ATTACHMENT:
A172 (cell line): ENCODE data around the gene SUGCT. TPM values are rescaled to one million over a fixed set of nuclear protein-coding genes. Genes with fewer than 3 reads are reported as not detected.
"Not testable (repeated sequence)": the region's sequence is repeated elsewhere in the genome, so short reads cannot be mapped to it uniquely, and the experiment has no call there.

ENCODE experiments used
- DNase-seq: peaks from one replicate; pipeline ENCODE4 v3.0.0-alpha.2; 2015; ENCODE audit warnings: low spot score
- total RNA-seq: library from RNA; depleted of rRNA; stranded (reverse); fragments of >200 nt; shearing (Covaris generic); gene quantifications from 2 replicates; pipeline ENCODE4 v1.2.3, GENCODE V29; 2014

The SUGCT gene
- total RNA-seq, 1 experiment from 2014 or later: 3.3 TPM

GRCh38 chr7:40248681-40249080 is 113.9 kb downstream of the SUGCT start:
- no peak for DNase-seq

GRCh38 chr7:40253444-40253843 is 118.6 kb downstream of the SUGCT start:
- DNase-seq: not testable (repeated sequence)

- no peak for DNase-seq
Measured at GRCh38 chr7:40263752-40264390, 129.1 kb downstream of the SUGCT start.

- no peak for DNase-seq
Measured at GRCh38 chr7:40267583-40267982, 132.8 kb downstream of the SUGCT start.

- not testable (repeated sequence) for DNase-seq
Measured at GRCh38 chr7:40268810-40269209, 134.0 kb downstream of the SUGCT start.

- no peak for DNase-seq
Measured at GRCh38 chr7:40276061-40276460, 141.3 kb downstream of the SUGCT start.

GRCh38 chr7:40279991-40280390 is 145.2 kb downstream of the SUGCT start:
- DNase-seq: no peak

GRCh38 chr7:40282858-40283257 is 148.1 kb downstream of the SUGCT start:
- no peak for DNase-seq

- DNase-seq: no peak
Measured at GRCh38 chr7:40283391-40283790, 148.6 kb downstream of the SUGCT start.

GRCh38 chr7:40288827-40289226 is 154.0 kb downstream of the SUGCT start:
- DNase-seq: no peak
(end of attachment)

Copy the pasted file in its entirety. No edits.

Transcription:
A172 (cell line): ENCODE data around the gene SUGCT. TPM values are rescaled to one million over a fixed set of nuclear protein-coding genes. Genes with fewer than 3 reads are reported as not detected.
"Not testable (repeated sequence)": the region's sequence is repeated elsewhere in the genome, so short reads cannot be mapped to it uniquely, and the experiment has no call there.

ENCODE experiments used
- DNase-seq: peaks from one replicate; pipeline ENCODE4 v3.0.0-alpha.2; 2015; ENCODE audit warnings: low spot score
- total RNA-seq: library from RNA; depleted of rRNA; stranded (reverse); fragments of >200 nt; shearing (Covaris generic); gene quantifications from 2 replicates; pipeline ENCODE4 v1.2.3, GENCODE V29; 2014

The SUGCT gene
- total RNA-seq, 1 experiment from 2014 or later: 3.3 TPM

GRCh38 chr7:40248681-40249080 is 113.9 kb downstream of the SUGCT start:
- no peak for DNase-seq

GRCh38 chr7:40253444-40253843 is 118.6 kb downstream of the SUGCT start:
- DNase-seq: not testable (repeated sequence)

- no peak for DNase-seq
Measured at GRCh38 chr7:40263752-40264390, 129.1 kb downstream of the SUGCT start.

- no peak for DNase-seq
Measured at GRCh38 chr7:40267583-40267982, 132.8 kb downstream of the SUGCT start.

- not testable (repeated sequence) for DNase-seq
Measured at GRCh38 chr7:40268810-40269209, 134.0 kb downstream of the SUGCT start.

- no peak for DNase-seq
Measured at GRCh38 chr7:40276061-40276460, 141.3 kb downstream of the SUGCT start.

GRCh38 chr7:40279991-40280390 is 145.2 kb downstream of the SUGCT start:
- DNase-seq: no peak

GRCh38 chr7:40282858-40283257 is 148.1 kb downstream of the SUGCT start:
- no peak for DNase-seq

- DNase-seq: no peak
Measured at GRCh38 chr7:40283391-40283790, 148.6 kb downstream of the SUGCT start.

GRCh38 chr7:40288827-40289226 is 154.0 kb downstream of the SUGCT start:
- DNase-seq: no peak